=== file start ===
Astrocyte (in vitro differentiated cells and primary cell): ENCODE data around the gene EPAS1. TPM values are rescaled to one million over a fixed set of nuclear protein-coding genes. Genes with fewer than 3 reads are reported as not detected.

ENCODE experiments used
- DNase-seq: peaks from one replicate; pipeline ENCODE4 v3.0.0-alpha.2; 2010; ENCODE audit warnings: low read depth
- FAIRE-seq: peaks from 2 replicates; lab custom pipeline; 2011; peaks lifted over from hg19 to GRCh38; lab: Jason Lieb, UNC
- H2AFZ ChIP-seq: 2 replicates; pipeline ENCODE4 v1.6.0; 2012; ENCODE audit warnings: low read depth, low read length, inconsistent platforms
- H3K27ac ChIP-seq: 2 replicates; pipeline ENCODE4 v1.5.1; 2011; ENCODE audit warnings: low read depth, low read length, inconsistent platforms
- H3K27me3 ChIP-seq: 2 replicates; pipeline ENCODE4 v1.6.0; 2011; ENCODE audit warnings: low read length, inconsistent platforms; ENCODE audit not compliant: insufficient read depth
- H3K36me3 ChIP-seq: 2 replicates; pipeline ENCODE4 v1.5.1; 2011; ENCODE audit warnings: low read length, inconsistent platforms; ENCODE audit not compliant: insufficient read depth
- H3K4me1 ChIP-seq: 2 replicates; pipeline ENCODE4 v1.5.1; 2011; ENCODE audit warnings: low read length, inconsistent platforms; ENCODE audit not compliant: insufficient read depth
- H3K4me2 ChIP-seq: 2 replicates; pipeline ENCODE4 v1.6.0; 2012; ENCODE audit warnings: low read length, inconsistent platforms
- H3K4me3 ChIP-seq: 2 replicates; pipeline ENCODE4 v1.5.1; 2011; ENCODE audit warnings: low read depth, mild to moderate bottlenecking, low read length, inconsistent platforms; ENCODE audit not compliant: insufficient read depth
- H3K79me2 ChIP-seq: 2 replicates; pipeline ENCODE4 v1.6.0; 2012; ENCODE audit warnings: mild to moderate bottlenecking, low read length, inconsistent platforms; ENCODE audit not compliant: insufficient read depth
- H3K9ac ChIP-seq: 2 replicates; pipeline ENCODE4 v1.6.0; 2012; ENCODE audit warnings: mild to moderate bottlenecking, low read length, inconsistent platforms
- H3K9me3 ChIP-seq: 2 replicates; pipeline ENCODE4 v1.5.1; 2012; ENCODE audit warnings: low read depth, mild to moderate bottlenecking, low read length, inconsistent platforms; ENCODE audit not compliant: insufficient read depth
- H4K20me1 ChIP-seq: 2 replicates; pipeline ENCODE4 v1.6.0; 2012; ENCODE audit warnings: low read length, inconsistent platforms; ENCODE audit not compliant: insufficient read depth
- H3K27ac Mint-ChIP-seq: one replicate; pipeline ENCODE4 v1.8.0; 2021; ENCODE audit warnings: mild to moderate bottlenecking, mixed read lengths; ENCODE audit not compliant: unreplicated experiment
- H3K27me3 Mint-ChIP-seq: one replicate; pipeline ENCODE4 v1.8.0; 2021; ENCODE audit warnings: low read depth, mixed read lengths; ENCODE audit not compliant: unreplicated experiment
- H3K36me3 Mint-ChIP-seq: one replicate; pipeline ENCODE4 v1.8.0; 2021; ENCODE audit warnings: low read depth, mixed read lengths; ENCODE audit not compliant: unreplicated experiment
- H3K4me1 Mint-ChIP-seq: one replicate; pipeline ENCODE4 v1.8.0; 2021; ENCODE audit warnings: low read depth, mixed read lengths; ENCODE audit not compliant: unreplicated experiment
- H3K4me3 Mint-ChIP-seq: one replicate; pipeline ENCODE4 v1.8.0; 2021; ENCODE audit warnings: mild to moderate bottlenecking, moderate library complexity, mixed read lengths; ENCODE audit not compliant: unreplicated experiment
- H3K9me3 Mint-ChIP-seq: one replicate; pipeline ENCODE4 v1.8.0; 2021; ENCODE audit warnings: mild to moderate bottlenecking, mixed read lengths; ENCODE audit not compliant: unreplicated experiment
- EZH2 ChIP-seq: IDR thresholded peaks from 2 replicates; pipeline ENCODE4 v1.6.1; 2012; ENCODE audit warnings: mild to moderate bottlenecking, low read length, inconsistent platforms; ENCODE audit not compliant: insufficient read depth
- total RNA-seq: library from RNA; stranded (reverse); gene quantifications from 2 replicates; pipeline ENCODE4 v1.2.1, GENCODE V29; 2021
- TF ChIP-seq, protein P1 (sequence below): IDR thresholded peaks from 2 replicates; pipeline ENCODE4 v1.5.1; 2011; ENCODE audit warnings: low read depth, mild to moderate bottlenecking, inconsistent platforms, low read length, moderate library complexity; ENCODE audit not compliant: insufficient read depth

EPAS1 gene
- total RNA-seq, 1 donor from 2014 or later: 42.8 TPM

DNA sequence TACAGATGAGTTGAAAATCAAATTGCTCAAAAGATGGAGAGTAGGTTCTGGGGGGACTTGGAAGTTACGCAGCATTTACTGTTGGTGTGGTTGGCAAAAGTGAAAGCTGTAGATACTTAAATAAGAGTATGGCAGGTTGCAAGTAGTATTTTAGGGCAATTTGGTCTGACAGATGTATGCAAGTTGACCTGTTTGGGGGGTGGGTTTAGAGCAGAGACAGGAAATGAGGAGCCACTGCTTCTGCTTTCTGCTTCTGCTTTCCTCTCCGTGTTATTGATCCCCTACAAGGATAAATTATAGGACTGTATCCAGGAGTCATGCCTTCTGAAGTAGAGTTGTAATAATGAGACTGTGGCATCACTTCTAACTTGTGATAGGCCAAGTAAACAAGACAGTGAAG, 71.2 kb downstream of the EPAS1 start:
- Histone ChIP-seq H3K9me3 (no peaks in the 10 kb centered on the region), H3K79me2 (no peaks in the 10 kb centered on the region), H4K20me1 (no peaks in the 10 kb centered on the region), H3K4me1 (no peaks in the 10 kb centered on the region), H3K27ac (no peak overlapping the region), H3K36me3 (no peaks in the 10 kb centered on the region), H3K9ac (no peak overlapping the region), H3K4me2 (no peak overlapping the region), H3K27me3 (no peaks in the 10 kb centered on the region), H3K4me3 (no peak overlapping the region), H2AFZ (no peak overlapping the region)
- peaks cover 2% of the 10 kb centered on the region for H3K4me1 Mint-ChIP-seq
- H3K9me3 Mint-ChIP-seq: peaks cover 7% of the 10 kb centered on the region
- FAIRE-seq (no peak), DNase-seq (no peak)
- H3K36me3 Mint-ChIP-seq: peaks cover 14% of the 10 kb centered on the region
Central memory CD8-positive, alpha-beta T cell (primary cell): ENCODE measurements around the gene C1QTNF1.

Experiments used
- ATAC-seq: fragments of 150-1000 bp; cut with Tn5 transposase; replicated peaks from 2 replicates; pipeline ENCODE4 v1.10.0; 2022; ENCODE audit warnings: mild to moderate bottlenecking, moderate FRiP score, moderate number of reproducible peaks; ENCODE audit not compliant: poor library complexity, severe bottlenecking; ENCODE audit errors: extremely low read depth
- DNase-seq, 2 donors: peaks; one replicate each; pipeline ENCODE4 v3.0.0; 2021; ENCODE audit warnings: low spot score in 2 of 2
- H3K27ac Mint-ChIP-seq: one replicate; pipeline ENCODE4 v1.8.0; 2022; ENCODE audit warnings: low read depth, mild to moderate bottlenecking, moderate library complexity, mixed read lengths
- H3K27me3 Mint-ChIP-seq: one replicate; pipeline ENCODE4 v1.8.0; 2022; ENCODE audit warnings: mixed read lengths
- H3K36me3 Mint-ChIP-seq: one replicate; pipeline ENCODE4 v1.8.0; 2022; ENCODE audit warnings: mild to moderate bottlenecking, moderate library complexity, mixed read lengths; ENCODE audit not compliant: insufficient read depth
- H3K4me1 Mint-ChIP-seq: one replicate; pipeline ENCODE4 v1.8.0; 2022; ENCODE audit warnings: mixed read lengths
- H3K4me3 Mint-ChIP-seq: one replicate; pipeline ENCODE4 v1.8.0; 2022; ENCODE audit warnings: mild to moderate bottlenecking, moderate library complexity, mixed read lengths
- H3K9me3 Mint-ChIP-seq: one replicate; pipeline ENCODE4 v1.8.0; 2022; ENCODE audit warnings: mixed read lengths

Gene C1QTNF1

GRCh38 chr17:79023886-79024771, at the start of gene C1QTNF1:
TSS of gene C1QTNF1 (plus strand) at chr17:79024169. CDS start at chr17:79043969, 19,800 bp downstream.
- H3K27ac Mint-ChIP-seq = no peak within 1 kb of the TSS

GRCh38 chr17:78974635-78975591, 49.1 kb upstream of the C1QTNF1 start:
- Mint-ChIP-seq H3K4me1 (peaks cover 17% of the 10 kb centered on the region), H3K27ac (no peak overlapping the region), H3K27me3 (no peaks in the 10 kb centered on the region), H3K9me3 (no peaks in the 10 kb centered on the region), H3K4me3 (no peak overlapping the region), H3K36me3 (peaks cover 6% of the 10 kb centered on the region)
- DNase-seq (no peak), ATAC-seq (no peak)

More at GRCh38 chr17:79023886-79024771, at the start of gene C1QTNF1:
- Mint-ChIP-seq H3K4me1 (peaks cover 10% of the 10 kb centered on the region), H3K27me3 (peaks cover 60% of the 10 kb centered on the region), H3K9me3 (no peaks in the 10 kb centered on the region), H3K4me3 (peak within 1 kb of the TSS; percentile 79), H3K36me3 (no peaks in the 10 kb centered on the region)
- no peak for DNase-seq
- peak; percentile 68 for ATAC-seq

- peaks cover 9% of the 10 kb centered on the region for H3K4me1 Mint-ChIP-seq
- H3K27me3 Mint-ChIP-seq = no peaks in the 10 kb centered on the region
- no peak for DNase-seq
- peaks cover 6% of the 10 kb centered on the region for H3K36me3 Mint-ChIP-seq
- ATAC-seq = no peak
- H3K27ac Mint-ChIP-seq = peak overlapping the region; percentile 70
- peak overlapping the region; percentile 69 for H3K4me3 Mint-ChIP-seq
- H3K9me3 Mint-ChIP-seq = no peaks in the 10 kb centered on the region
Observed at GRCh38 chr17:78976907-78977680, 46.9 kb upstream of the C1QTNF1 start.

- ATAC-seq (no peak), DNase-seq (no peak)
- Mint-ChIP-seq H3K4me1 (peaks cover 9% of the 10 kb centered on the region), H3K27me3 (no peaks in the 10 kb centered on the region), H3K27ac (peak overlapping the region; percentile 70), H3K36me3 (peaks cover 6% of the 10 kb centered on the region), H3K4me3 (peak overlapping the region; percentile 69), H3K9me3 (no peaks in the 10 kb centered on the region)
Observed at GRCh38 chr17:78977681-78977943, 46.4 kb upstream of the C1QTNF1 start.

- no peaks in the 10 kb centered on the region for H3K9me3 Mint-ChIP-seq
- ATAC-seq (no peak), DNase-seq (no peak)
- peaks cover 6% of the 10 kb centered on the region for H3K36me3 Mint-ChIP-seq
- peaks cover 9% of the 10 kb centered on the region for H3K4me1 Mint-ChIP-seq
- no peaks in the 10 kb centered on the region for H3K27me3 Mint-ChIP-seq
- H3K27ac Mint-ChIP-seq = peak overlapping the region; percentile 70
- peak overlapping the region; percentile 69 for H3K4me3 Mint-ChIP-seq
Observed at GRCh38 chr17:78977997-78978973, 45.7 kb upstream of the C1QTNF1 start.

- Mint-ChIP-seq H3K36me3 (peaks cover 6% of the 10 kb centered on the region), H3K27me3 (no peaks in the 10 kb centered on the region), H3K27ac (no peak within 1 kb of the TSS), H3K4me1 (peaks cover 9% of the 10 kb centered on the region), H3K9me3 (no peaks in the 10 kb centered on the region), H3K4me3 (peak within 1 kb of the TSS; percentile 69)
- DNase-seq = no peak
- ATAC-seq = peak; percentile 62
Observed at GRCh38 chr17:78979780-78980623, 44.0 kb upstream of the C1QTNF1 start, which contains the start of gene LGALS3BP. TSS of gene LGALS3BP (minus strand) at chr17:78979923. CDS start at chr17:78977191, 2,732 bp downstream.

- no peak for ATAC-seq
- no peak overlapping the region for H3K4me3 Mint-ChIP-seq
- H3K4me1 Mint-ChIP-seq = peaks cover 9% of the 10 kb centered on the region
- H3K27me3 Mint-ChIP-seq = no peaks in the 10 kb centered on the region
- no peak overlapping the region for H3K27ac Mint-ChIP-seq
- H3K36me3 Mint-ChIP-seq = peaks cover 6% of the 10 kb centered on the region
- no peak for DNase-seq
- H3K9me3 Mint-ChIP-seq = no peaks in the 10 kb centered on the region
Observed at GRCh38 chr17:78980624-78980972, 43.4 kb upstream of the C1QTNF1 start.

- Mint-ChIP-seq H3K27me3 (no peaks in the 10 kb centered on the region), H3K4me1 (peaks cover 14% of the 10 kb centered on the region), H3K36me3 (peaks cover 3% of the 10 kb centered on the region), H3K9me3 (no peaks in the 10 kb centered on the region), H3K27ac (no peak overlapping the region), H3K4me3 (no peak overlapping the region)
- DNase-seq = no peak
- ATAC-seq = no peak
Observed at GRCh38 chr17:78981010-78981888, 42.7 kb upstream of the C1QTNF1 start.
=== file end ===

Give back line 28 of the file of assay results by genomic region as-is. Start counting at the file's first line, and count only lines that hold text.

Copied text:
- Histone ChIP-seq H3K9me3 (no peaks in the 10 kb centered on the region), H3K79me2 (no peaks in the 10 kb centered on the region), H4K20me1 (no peaks in the 10 kb centered on the region), H3K4me1 (no peaks in the 10 kb centered on the region), H3K27ac (no peak overlapping the region), H3K36me3 (no peaks in the 10 kb centered on the region), H3K9ac (no peak overlapping the region), H3K4me2 (no peak overlapping the region), H3K27me3 (no peaks in the 10 kb centered on the region), H3K4me3 (no peak overlapping the region), H2AFZ (no peak overlapping the region)